Just before my oldest, D, was three, and still did not talk, he was already reading. Much before that, before a year old, he showed a fascination with letters and books. I loved reading growing up, so I was thrilled to have a son that would also enjoy getting lost in a good book.

What I didn’t know, was that D couldn’t have cared less about the story. He just liked the letters. He quickly learned the alphabet and easily identified all the upper and lower case letters. Soon after that he learned their sounds, which brought him a whole new level of giddiness. When he started putting those sounds together to make words, his joy was complete and that was what he did constantly.

We had some therapists that wanted us to take away the letters, and for a while I tried to comply, but letters are everywhere! Even if we took away his plastic letters, there were books and signs and toys with letters everywhere. In the end, we just decided to try to use reading and words purposefully. He was already reading, so why not use that skill to teach him the other skills he was lacking? This worked for us and by the time he was talking well, the reading (decoding) obsession faded. What remained was a tendency to read without comprehending what he was reading and that has taken years to address.

Hyperlexia is not defined in the DSM, so its definition is actually a bit fuzzy. There is a common theory that there are three types of hyperlexia:

Type I: A “normal” (known as neurotypical or “NT”) child that just reads very early. Development does not lack in any particular area.
Type II: A child on the Autistic Spectrum that reads well beyond language that they seem to have (receptive or expressive) otherwise. Many would call this a “splinter skill.”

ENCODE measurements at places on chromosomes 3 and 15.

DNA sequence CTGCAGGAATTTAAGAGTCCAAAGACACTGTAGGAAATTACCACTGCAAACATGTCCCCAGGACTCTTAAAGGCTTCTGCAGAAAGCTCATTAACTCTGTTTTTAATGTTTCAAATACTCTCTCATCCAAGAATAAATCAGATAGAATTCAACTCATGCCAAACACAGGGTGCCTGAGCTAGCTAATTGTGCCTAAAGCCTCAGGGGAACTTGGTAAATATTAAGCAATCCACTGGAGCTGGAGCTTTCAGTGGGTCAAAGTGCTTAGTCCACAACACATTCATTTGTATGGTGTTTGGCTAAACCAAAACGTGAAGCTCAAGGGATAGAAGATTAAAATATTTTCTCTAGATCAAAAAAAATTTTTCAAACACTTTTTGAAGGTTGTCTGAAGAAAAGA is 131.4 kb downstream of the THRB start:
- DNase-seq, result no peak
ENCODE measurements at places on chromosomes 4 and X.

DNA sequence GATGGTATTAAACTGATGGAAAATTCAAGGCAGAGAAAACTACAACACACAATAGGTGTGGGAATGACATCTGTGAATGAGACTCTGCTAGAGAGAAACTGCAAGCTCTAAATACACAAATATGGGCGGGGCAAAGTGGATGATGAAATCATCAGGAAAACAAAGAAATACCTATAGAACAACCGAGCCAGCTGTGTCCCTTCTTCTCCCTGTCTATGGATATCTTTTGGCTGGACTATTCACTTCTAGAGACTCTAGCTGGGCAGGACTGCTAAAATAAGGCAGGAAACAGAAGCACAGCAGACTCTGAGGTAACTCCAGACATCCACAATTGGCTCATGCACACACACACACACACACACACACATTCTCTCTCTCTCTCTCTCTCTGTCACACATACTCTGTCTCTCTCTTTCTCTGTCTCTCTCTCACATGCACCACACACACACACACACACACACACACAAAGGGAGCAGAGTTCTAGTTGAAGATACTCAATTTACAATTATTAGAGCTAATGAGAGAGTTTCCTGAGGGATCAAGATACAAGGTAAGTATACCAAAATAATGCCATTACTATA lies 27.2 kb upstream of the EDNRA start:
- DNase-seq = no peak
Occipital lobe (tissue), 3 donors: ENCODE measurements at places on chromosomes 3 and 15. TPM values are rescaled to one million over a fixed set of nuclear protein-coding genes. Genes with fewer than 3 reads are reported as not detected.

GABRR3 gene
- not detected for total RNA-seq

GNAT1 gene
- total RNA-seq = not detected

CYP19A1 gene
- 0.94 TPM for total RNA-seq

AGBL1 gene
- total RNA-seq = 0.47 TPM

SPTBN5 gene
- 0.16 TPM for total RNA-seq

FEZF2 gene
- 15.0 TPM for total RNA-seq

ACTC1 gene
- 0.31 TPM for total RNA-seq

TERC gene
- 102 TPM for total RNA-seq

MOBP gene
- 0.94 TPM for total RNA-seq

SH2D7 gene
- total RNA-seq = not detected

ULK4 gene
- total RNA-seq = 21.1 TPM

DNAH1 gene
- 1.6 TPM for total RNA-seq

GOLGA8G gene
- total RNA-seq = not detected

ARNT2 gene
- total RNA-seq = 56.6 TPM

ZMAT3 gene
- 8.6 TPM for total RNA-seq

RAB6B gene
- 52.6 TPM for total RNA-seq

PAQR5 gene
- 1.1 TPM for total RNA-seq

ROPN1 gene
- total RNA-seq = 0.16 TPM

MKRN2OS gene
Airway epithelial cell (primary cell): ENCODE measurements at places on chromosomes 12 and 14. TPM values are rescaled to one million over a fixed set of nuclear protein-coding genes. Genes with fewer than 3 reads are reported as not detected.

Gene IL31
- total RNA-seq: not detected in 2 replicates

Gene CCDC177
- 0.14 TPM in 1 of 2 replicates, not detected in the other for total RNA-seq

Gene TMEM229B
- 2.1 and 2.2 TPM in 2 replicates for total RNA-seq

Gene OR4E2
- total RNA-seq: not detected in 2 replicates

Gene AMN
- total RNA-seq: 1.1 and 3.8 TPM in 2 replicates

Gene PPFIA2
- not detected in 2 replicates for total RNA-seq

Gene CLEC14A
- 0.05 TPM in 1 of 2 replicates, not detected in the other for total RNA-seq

Type III: A child that has some autistic traits, and seems to read beyond their language abilities, but the autistic traits fade in time.

I am not sure that these are great categories for several reasons. For one, hyperlexia type I is just an early reader. There is really no need to even give it a name. What do you call a child with no delays that jumps twice as high as his peers? A hyperjumper?

As far as type II, the whole idea behind the term, “splinter skills” is one that many people with autism have objected to. It conjures up the idea of a person that is “low functioning” (another not particularly helpful term) that has an interesting, though not particularly useful ability in music, art, math or some other area. The reason that people are surprised at these abilities is because they are presuming “incompetence” and low IQ. It would be better to just say that it is an area of strength, just as any of us may have greater abilities in any particular area. Also, reading is a very important skill, not some “fascinating” ability for people to stop and stare at like a circus act.

Also, I am not sure that hyperlexia type III actually exists. To say that the autistic traits fade in time may just be children that have successfully used reading and other abilities to “catch up” in areas of delay. The problem lies in how we define autism. Currently, it is primarily defined in terms of delays. However, if we could see what it actually is neurologically, I think that many of them would still have some of these characteristics, like my oldest, who has no real measurable delays anymore (falls into “normal” range) but still struggles in some of the common areas affected by autism (language comprehension, reading social cues, and others). We also know that the ability to read can be a tool to help the person move beyond their delays in development, even if they were born with the neurological make up that would describe a person with autism.

I think that hyperlexia can be better defined as decoding skills that are far above comprehension skills, accompanied by a fascination with letters and words. The term can be helpful when speaking to therapists and teachers because it helps them develop a plan to help the child. It lets them know that the written word can be a powerful tool for this child and that comprehension needs to be monitored.